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    • "Vascular occlusion can also be indirectly assessed from collaterality circulation from linear FLAIR hyperintensities Figure 12. ''Susceptibility Vessel Sign'' or SVS: magnetic susceptibility artefact on the T2* images in the proximal segment of the right middle cerebral artery due to a thrombus. (or FLAIR vascular hyperintensities, FVH) (Fig. 13) that can be seen in the subarachnoid spaces [40]. The FVH are seen in arterial occlusion and represent hemodynamic disturbances. "
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    • "Vascular occlusion can also be indirectly assessed from collaterality circulation from linear FLAIR hyperintensities Figure 12. ''Susceptibility Vessel Sign'' or SVS: magnetic susceptibility artefact on the T2* images in the proximal segment of the right middle cerebral artery due to a thrombus. (or FLAIR vascular hyperintensities, FVH) (Fig. 13) that can be seen in the subarachnoid spaces [40]. The FVH are seen in arterial occlusion and represent hemodynamic disturbances. "
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    • "Furthermore, they are reported to reflect collateral circulation and diffusion-perfusion mismatch on MRI [4,5,13,14]. However, controversy exists regarding the clinical implication of FHVs for acute severity of stroke and the functional outcome [5,7,10,15,16,17]. "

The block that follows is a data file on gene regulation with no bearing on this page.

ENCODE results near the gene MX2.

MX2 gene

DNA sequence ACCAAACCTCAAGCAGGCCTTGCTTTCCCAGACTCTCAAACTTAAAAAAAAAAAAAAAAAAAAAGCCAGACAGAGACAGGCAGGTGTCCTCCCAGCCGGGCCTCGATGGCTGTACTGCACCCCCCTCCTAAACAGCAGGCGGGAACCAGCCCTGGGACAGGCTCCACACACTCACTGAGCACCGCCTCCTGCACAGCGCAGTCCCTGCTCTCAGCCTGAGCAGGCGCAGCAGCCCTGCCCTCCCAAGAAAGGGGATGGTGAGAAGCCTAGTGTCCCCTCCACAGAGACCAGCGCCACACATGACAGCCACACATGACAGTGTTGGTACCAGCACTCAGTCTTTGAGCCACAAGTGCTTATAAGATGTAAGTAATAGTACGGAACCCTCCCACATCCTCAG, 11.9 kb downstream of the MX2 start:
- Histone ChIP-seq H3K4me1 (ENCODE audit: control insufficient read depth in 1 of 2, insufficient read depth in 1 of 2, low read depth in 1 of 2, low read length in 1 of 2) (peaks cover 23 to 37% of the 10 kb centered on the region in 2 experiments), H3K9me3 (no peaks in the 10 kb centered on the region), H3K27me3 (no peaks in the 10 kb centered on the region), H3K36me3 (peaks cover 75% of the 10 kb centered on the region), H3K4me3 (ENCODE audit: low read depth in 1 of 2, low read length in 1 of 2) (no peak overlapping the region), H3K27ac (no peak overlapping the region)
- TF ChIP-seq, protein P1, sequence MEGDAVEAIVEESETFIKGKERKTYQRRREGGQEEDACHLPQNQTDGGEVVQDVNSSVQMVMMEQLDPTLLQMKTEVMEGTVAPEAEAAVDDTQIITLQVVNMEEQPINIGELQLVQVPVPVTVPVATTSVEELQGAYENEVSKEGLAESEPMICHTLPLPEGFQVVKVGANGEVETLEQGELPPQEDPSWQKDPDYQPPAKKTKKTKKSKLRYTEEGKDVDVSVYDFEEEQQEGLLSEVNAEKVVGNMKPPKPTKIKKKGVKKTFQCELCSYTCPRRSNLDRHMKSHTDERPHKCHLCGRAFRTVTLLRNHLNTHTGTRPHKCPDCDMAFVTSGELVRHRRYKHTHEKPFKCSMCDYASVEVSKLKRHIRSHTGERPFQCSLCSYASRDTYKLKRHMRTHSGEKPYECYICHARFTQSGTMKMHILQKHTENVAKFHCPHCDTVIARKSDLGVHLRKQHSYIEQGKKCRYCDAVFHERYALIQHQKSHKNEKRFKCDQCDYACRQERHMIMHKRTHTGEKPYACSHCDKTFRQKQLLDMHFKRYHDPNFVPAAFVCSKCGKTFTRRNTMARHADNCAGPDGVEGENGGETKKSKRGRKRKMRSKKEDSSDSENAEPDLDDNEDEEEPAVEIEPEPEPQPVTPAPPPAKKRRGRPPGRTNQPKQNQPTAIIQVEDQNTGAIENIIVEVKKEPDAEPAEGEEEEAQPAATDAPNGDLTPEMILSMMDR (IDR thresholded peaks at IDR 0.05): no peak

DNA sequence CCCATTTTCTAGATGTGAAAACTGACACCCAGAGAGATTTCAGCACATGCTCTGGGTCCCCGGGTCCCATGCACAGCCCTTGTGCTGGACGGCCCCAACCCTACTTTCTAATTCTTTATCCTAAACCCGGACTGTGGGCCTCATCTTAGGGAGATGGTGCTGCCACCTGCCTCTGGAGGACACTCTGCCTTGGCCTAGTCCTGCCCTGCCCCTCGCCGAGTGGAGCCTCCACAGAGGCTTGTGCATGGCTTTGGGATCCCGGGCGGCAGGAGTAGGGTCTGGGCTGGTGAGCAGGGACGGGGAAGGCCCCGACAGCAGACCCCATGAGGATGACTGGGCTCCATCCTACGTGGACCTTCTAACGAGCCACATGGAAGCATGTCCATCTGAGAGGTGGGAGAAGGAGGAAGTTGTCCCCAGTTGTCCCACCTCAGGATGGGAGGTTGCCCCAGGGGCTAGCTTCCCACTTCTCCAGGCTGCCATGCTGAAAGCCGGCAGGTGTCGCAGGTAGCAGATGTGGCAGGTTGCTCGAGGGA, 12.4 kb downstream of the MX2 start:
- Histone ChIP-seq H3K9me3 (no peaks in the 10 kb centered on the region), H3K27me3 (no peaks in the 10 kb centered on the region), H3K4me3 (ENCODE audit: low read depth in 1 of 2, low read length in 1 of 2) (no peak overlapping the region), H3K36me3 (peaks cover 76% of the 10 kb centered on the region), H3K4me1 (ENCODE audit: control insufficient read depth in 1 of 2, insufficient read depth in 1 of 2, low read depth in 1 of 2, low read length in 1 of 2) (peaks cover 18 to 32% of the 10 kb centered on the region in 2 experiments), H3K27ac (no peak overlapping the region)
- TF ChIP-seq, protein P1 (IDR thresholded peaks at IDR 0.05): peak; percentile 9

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    ABSTRACT: Fluid-attenuated inversion recovery hyperintense vessels (FHVs) are known to reflect stagnant or slow blood flow within the cerebral artery. FHVs are frequently observed in patients with acute cerebral infarction accompanied by arterial occlusion or significant stenosis of the anterior cerebral circulation. However, FHVs have not been studied in the context of posterior cerebral circulation. Thus, we investigated the prevalence of FHVs and its clinical significance in patients with acute posterior cerebral artery (PCA) territory infarction. In this retrospective study, consecutive patients with PCA territory infarction who underwent MRI within 1 week after symptom onset were enrolled. Two neurologists who were blinded to the angiographic findings read the images and determined the presence of FHVs. Afterwards, FHVs were graded according to the extent (subtle or prominent) and location (proximal or distal) of the hyperintense vessels. Neurologic deficits of the patients were assessed by the National Institutes of Health Stroke Scale (NIHSS) upon admission and after 5 days. The clinical outcome between patient groups based on FHVs grading was compared using the NIHSS. Among the patients with PCA occlusion, infarction volume on the diffusion-weighted image was compared between the two groups with and without distal FHVs. FHVs were observed in 25 of the 87 patients (28.7%) with PCA territory infarction and in 65.7% of the 35 patients with significant arterial stenosis (10 patients) or occlusion (25 patients) in the posterior cerebral circulation. Among the 18 patients with PCA occlusion, the NIHSS score was significantly improved in patients with distal FHVs compared to the others (2.00 ± 2.18 vs. 0.56 ± 1.01, p = 0.04). The infarction volume was smaller in the distal FHV group than in the others (8.3 ± 8.7 vs. 16.8 ± 17.6 ml), but the difference was not statistically significant. FHVs are detected in patients with PCA territory infarction, especially in those with an occlusive lesion in the PCA. FHVs can be used as an imaging marker of PCA occlusion. Although this study showed a better clinical improvement in patients with distal FHVs, further study is needed to elucidate the clinical meaning of FHVs in PCA infarction.